To deal with the attack of locusts in the national capital, the Delhi government has issued an advisory for spraying pesticides, Cabinet Minister Gopal Rai said on Thursday.

Rai said in view of the increasing threat of locusts in north India, the Agriculture Department of the Delhi government will run awareness programmes to make the people and farmers of Delhi aware of this new threat.

“Also, the Delhi Government has issued advisory on spraying pesticides and its quantity,” Rai tweeted.

The circular was issued in order to prevent a probable attack in Delhi by a swarm of locusts, which are reportedly present in the states of Uttar Pradesh, Madhya Pradesh and Rajasthan.

“All concerned authorities are hereby advised to take preventive measures to control and eradicate the locusts to avoid devastating effect on standing agricultural and horticultural crops, vegetation, plants, gardens, orchard etc. in Delhi,” the circular said.

Pesticides
“Also, the Delhi Government has issued advisory on spraying pesticides and its quantity,” Cabinet Minister Gopal Rai tweeted. Wikimedia Commons

It directed that awareness programmes be organised for the public and farmers to prevent and control any such invasion by locusts in Delhi.

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“As the swarm usually fly in day time, and rest during night time therefore the locusts should not be allowed to rest especially during night,” it said.

The circular added that the authorities may carry out spraying of insecticides or pesticides during the night.

The chemicals suggested for spraying were Malathion 50% EC; Malathion 25% WP; Chlorpyrifos 20 % EC; and Chlorpyrifos 50 % EC. (IANS)

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COVID-19: Congress Urges Yogi to Open Places of Worship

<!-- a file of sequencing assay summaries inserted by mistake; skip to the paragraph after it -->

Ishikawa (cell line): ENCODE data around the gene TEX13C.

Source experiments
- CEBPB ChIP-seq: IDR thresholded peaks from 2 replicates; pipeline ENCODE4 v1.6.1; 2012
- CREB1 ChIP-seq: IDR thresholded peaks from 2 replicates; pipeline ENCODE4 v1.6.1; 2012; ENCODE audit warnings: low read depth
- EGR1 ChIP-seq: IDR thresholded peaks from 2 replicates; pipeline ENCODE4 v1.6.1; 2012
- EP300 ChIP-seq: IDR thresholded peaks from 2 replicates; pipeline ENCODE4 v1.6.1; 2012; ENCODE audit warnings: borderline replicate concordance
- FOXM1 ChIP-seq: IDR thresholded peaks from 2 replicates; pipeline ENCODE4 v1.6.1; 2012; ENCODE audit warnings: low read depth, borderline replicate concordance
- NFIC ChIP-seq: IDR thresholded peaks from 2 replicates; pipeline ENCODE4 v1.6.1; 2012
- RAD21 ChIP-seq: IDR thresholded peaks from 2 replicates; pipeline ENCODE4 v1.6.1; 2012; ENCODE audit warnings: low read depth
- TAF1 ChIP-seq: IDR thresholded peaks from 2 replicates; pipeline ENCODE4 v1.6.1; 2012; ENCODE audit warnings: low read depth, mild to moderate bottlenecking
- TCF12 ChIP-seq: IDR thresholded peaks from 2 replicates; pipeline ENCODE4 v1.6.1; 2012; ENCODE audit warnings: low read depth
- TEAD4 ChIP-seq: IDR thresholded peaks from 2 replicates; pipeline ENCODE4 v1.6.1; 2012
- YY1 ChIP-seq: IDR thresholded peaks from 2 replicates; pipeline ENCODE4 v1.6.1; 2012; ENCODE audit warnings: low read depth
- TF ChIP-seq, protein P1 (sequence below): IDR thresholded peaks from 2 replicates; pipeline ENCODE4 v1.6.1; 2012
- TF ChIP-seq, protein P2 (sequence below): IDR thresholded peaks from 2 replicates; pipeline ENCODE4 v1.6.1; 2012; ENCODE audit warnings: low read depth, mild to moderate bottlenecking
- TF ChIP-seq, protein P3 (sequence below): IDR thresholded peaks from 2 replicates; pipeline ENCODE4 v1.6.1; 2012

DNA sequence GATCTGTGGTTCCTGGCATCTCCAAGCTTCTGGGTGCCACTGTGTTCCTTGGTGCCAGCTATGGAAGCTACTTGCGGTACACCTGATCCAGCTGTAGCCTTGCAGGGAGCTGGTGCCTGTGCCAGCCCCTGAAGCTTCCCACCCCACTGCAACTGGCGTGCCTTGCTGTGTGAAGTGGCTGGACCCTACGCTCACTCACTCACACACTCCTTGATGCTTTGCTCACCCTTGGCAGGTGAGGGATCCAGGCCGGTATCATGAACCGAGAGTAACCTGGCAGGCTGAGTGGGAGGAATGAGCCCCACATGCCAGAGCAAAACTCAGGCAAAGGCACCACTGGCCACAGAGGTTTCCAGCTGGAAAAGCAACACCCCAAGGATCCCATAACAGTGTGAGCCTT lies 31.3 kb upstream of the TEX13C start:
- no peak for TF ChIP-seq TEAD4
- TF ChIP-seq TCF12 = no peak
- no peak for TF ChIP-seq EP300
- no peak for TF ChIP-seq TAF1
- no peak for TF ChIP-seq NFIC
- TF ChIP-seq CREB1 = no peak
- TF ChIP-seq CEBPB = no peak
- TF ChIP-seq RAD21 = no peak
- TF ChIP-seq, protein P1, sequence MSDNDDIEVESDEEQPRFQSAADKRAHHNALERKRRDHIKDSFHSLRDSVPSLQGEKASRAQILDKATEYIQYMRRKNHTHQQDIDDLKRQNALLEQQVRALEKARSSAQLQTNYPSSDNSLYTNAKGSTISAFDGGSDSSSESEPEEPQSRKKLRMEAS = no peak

Lucknow Congress president Mukesh Singh Chauhan has written a letter to UP Chief Minister Yogi Adityanath

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Yogi Adityanath Rudrabhishek
Yogi Adityanath performs Rudrabhishek in Gorakhnath temple for safety from Corona. Wikimedia Commons

The Uttar Pradesh unit of the Congress party has written to Chief Minister Yogi Adityanath on Saturday to open all places of worship which are closed due to the coronavirus pandemic.

The letter has been written by Lucknow Congress president Mukesh Singh Chauhan.

The letter said that the way the Central and State governments have issued orders to open shops for essential commodities, in the same way now all the big and small places of worship — temples, churches, mosques, gurdwaras should also be thrown open for the devotees.

Chauhan in his letter said, “India is a multi-religious and faith oriented country. Here people believe that worship of God will reduce their suffering. But due to the closure of the places of worship, people are not able to pray to their God. Therefore, major religious places should be immediately opened with social distancing in full compliance with the lockdown norms.

Congress
Chauhan from Congress, in his letter said, “India is a multi-religious and faith oriented country. Here people believe that worship of God will reduce their suffering”. Pixabay

Chauhan said sanitizer machines should be placed at the entry of major places of worship just like it is done in government offices. He also said if liquor shops can be opened, in the same way, the temples, mosques, gurudwaras, churches should also be opened in full compliance of the social distancing norms.